Reaching out in lockdown
Nathan Stazicker, Outreach & Communications Officer
A year into lockdown and my job is almost unrecognisable. While it’s now second nature to screen share a presentation to a webinar full of prospective applicants, I have to remind myself that not so long ago I filled my days shaking hands with teachers and delivering workshops to 30 school students crammed into one of Hertford’s petite seminar rooms. I certainly don’t miss scrabbling round for enough chairs or managing the queue for the toilets, but it would be wonderful to actually take a group on a tour around college and see those excited faces as we wave to the tourists from the bridge. And though I’m sure face-to-face events will be back on the cards in the not too distant future, a year of remote working has fundamentally changed the way we do outreach – often for the better.
So, let’s think back to this time last year. On 2 March 2020 we hosted a taster day for a group of Year 12s from Harris Academy Riverside. They drove up from Thurrock, listened to me talk about Oxford, met our students for lunch and a tour, then headed up to the Department of Materials Science to make batteries out of kitchen foil. Three days later, I took a train, tube, another train and a bus to Plume Academy in Maldon, the Essex town famous for its sea salt. I elbow bumped the teacher who greeted me at reception then gave a talk to a room full of students and parents before spending two hours answering questions and chatting about Oxford. On 10 March I accompanied a photographer around our refurbished Holywell bedrooms with a group of volunteer models to take photos for the website (the communications part of my role). A week later – weighed down with computer screen and office plants – we said goodbye to college and started working from home.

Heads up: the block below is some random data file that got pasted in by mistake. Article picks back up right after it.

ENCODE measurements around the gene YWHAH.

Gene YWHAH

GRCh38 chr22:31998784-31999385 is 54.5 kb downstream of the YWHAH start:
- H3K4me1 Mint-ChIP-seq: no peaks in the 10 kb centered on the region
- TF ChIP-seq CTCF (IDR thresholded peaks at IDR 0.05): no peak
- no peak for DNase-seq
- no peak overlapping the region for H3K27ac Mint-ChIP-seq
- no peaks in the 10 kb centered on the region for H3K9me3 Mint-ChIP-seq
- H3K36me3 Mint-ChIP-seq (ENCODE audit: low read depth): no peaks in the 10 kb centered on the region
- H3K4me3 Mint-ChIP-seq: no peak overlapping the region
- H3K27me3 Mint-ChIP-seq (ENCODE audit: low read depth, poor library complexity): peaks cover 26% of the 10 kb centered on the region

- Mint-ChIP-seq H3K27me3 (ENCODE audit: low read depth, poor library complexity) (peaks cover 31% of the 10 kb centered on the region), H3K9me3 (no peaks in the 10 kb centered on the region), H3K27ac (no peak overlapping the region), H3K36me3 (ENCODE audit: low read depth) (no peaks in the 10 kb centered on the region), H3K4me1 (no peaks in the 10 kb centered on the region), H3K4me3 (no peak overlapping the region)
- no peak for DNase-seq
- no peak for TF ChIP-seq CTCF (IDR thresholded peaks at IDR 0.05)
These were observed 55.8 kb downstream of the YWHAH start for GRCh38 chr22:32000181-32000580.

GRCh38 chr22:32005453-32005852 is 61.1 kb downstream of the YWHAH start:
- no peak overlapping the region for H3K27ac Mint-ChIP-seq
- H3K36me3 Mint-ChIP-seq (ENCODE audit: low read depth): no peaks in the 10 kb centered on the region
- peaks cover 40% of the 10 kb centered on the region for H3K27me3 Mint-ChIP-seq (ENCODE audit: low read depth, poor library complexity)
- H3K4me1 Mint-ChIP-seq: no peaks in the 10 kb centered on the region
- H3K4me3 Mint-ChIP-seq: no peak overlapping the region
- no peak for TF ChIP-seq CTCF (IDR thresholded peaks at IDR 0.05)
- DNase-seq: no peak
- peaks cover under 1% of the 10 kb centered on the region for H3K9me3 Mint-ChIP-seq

In March 2020 I couldn’t have imagined that we’d have a fully-fledged digital outreach offering a year later. Some things transferred from in-person to online – our Swiftstream sustained contact programme for schools in Medway, our Unsung Heroes of Science celebration day and, of course, our virtual open days – while others came about because of the pandemic itself. The almost immediate adoption of Zoom and Teams in everyday life fast-tracked digital provision, achieving in a matter of weeks what would otherwise have been put on the back burner for years.
Suddenly we were able to set up groups and events that were easily accessible to anyone with an internet connection and know that we’d have decent engagement. Having struggled to get traction for an in-person conference to support girls studying physics and computer science, for example, we now had excellent uptake and positive feedback for our online problem-solving group which served the same audience. My colleague Kathryn built on that success with an online ‘Reboot Camp’ at the end of August to help new Year 13s kick start their university applications and get ready for the new academic year. Since then, we’ve supported the University’s remote interview workshops and organised a new series of webinars with our Cambridge counterparts called Next Steps Essex, offering information, advice and guidance to Year 11 and 12 students across the county.